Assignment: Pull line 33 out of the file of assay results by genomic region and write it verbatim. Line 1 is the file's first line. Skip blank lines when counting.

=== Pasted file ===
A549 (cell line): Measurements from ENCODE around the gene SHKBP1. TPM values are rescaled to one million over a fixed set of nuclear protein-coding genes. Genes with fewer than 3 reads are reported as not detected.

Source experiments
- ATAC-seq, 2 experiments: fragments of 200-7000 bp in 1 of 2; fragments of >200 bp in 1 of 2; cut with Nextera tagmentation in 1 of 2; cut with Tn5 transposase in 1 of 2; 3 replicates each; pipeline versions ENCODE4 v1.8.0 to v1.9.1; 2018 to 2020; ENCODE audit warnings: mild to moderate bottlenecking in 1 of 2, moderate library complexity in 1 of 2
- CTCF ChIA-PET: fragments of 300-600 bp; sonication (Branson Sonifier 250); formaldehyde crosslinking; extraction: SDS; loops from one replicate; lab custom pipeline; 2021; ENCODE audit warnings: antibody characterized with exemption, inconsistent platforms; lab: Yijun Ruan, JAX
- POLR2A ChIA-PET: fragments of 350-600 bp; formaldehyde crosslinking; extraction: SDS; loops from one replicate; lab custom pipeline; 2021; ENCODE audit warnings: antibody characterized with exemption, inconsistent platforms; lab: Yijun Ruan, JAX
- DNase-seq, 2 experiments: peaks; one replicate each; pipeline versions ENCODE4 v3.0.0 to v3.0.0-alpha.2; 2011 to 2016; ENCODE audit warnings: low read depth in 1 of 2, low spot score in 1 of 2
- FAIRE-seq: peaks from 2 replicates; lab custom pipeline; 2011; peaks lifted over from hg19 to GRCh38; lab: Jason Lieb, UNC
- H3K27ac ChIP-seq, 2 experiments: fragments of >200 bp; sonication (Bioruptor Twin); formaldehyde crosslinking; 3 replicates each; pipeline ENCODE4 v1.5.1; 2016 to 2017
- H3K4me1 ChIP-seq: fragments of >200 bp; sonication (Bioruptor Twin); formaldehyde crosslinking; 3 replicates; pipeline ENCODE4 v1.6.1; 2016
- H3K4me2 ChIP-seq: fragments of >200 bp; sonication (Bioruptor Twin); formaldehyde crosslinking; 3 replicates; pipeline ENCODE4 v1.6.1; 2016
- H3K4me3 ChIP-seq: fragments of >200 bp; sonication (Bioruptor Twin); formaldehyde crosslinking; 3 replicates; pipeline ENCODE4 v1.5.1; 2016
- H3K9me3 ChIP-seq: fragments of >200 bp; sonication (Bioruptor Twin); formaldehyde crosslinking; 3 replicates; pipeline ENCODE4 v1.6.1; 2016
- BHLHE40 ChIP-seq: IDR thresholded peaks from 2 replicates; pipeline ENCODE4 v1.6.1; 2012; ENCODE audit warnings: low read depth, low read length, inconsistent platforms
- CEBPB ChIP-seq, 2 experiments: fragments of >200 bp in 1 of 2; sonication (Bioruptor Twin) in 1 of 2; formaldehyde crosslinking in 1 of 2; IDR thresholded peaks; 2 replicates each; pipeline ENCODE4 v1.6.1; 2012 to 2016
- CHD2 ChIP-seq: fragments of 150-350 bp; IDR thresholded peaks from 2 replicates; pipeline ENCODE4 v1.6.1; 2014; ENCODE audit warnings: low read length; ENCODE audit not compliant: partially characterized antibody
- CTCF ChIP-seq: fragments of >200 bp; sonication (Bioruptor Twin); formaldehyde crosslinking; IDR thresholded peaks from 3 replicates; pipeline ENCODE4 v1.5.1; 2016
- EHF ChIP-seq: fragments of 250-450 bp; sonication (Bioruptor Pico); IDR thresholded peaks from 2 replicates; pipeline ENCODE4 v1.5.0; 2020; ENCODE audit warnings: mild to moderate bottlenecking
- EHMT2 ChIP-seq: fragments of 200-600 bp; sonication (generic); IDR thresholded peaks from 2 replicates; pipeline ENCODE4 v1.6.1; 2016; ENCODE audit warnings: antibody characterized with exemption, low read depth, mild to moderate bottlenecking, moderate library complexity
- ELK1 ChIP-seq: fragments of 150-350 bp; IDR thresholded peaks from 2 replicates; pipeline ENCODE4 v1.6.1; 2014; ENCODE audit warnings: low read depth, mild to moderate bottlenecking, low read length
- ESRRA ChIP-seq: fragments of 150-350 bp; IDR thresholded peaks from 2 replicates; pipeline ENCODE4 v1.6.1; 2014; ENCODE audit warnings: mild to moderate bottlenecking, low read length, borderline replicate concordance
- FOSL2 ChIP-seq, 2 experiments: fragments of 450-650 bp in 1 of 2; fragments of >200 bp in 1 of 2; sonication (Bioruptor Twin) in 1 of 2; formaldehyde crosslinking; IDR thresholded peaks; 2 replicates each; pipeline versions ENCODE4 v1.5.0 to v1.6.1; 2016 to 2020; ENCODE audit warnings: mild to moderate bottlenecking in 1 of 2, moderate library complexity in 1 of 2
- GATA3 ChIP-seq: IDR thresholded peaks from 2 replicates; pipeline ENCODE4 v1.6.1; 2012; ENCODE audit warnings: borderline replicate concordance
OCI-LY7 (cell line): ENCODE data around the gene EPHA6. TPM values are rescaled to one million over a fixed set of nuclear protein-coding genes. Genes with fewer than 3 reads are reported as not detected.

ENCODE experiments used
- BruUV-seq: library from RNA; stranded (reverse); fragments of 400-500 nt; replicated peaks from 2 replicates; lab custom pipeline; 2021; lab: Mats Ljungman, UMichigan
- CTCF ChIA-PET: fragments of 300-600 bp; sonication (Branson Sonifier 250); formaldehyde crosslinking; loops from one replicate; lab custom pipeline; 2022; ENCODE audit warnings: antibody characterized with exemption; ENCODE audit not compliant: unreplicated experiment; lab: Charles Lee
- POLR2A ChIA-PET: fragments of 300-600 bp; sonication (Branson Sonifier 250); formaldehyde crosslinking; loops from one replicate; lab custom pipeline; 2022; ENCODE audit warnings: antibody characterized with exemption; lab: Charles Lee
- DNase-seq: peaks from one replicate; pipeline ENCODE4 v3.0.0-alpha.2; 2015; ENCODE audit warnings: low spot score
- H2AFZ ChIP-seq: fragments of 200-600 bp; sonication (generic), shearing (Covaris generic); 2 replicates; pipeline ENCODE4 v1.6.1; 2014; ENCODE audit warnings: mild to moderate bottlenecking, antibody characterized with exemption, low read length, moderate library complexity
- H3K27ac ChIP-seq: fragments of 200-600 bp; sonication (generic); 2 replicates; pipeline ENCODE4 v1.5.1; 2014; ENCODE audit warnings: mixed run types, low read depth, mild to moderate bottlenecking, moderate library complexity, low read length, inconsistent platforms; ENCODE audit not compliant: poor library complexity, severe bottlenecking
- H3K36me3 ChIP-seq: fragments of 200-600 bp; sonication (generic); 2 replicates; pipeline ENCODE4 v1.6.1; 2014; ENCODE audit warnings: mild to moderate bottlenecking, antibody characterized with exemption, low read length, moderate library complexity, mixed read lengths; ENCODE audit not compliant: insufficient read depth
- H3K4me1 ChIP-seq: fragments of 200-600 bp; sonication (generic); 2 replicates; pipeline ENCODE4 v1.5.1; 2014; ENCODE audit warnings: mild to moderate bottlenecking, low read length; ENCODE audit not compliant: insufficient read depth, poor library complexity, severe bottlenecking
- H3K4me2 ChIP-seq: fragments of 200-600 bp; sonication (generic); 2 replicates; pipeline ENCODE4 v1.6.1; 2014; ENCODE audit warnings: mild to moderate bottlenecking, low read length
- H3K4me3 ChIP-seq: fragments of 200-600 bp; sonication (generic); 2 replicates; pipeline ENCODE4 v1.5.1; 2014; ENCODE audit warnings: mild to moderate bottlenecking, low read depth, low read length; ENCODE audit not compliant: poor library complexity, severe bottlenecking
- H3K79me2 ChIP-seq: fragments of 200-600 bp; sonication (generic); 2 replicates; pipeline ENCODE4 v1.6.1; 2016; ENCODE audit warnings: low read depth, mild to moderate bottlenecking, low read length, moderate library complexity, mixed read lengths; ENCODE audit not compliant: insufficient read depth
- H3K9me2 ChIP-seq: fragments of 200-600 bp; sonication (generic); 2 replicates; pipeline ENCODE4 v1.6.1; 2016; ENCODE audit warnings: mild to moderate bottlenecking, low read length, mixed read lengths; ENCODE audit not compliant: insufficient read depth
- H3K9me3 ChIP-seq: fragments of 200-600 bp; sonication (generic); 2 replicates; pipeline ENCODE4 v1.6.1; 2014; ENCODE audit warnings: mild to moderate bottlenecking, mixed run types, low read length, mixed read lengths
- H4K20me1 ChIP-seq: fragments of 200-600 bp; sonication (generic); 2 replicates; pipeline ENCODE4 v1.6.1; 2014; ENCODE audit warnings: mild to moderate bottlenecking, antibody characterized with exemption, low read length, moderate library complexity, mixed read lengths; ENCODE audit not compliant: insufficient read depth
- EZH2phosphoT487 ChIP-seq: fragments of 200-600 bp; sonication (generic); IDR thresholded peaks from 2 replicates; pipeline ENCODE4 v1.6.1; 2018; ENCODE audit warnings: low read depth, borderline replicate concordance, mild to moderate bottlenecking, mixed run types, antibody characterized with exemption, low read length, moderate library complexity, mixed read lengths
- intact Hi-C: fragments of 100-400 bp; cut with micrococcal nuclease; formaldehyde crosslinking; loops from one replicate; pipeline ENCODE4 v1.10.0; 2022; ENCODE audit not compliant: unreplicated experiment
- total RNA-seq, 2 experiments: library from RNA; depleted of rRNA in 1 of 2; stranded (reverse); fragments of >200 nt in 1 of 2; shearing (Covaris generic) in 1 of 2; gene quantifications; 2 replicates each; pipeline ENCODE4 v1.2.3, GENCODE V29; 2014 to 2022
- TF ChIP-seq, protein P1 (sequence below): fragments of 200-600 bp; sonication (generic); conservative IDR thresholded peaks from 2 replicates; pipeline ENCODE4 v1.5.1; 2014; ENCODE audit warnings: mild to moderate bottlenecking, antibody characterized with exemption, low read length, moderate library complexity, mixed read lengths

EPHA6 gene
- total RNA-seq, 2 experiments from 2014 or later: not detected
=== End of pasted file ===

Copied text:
- H3K4me2 ChIP-seq: fragments of 200-600 bp; sonication (generic); 2 replicates; pipeline ENCODE4 v1.6.1; 2014; ENCODE audit warnings: mild to moderate bottlenecking, low read length